speaker MP3, 3.5 MB (ripped from CD)

Mike Mills Mike Mills & Sally Ellyson, "Jesus christ" (2006)
R.E.M. fans know that Mike Mills is the band's secret weapon. His fluid baselines and facile background vocals serve as a much needed counterpoint to the more esoteric (and celebrated) talents of guitarist Peter Buck and singer Michael Stipe. For his Christmas single, Mills chose "Jesus Christ," an Alex Chilton song from Big Star's Third that has become something of an alternative anthem around the holidays. Among the more esteemed artists who have covered it are Kristin Hersh (Throwing Muses), Teenage Fanclub, Screaming Santas (featuring members of the Posies), and R.E.M. themselves (read more). Mills' recorded his version with singer Sally Ellyson, whose band Hem previously waxed a version of "Have Yourself A Merry Little Christmas" for the 2005 edition of A Winter's Night (now deleted), one of many compilations by Nettwerk Records. Their duet served as a benefit for the Red Apple Foundation, a non-profit organization that promotes health education for children, and was sold exclusively through iTunes. It's a lovely rendition that discovers the magic of Christmas in Big Star's darker, grander original, but the track vanished without a trace after the holiday season.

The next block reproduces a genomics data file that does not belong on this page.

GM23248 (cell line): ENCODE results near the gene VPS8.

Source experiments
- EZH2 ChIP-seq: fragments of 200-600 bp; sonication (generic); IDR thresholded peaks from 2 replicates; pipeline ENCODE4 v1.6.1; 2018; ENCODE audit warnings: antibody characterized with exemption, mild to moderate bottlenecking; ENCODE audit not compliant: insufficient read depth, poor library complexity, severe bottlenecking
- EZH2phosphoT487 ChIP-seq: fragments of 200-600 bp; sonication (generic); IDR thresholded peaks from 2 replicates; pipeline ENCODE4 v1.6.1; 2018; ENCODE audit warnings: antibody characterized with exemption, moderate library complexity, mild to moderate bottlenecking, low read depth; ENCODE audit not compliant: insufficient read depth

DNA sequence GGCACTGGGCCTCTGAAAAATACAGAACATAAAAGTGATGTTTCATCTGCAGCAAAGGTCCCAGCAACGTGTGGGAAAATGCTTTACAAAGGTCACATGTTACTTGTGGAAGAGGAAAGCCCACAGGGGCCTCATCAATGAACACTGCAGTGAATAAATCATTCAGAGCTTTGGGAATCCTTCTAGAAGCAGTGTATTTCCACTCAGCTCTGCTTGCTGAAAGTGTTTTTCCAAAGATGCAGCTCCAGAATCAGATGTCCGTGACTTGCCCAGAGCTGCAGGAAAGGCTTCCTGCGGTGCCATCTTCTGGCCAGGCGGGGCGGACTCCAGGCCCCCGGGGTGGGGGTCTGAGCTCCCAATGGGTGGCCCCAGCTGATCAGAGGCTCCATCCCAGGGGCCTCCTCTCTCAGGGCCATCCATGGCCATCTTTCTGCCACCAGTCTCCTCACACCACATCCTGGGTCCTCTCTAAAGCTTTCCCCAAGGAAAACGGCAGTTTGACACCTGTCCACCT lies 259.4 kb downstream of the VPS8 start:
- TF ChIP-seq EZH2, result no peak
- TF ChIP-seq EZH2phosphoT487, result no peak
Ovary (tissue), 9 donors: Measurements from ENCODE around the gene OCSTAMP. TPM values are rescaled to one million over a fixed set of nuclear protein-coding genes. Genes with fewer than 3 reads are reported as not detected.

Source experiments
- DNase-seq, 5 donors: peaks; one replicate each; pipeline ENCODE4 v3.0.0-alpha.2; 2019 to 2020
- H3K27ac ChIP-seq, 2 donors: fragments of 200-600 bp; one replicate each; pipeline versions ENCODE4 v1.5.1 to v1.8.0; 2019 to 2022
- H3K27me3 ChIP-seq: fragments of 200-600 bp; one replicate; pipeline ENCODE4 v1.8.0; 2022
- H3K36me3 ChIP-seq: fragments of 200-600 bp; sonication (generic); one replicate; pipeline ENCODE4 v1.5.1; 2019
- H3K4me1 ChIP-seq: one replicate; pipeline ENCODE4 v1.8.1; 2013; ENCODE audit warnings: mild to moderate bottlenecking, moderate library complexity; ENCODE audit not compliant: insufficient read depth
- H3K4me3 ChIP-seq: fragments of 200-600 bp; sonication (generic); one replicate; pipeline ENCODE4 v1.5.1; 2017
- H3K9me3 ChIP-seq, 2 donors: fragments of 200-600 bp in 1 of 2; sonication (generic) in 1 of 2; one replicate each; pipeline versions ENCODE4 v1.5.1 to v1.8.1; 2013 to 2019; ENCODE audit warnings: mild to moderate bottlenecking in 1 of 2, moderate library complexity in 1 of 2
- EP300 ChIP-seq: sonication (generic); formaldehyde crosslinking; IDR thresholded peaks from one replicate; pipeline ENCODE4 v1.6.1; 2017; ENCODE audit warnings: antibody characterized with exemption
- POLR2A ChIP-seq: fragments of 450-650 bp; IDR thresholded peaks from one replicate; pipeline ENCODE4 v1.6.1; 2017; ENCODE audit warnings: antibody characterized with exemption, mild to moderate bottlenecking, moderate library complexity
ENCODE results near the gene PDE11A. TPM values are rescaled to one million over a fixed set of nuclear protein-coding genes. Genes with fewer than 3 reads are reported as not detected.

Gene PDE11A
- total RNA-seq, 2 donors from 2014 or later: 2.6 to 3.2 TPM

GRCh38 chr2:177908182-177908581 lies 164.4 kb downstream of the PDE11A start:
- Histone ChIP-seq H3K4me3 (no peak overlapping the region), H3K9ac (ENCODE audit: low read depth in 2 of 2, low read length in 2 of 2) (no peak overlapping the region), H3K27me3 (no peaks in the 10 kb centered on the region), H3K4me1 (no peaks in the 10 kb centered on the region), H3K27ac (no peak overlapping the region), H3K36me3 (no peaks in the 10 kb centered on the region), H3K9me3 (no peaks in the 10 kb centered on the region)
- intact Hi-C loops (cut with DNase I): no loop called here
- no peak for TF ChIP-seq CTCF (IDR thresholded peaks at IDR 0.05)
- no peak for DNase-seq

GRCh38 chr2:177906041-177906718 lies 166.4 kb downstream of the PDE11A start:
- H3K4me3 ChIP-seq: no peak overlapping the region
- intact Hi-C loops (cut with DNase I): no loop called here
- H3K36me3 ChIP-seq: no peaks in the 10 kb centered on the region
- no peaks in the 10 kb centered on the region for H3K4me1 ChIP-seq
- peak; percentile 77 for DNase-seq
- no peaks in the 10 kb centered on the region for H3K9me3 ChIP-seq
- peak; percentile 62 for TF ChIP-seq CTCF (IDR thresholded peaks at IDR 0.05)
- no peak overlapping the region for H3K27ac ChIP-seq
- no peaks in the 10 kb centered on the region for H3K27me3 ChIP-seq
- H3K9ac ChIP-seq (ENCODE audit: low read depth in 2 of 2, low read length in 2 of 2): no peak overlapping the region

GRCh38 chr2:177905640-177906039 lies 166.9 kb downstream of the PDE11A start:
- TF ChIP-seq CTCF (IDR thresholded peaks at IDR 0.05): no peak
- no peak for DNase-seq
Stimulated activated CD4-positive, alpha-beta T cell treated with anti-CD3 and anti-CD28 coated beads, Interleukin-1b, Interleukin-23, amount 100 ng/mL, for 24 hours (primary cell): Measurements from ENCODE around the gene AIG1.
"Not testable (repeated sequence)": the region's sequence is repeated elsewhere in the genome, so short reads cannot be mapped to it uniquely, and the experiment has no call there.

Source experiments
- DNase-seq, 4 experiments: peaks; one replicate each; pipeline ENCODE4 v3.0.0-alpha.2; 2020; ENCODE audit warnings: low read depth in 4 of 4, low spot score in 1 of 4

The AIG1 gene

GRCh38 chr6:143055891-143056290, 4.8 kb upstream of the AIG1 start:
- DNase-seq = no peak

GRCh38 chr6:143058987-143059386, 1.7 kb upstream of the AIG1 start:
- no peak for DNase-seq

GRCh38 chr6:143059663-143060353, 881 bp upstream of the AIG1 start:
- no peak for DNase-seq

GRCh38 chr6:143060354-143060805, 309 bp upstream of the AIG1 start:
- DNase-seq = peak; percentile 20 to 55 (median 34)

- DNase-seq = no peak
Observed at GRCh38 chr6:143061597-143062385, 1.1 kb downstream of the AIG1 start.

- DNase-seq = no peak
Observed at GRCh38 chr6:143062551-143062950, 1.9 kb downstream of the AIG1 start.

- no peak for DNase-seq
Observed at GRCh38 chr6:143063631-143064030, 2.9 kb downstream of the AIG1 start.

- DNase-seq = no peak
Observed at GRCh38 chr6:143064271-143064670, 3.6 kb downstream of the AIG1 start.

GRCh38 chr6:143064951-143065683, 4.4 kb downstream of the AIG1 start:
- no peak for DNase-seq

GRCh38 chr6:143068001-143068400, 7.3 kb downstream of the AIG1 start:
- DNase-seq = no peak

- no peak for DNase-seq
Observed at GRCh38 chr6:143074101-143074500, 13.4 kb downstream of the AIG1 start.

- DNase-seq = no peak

speaker MP3, 2.8 MB (downloaded from iTunes)

Cass DillonCass Dillon, "Christmas In Fallujah" (2007)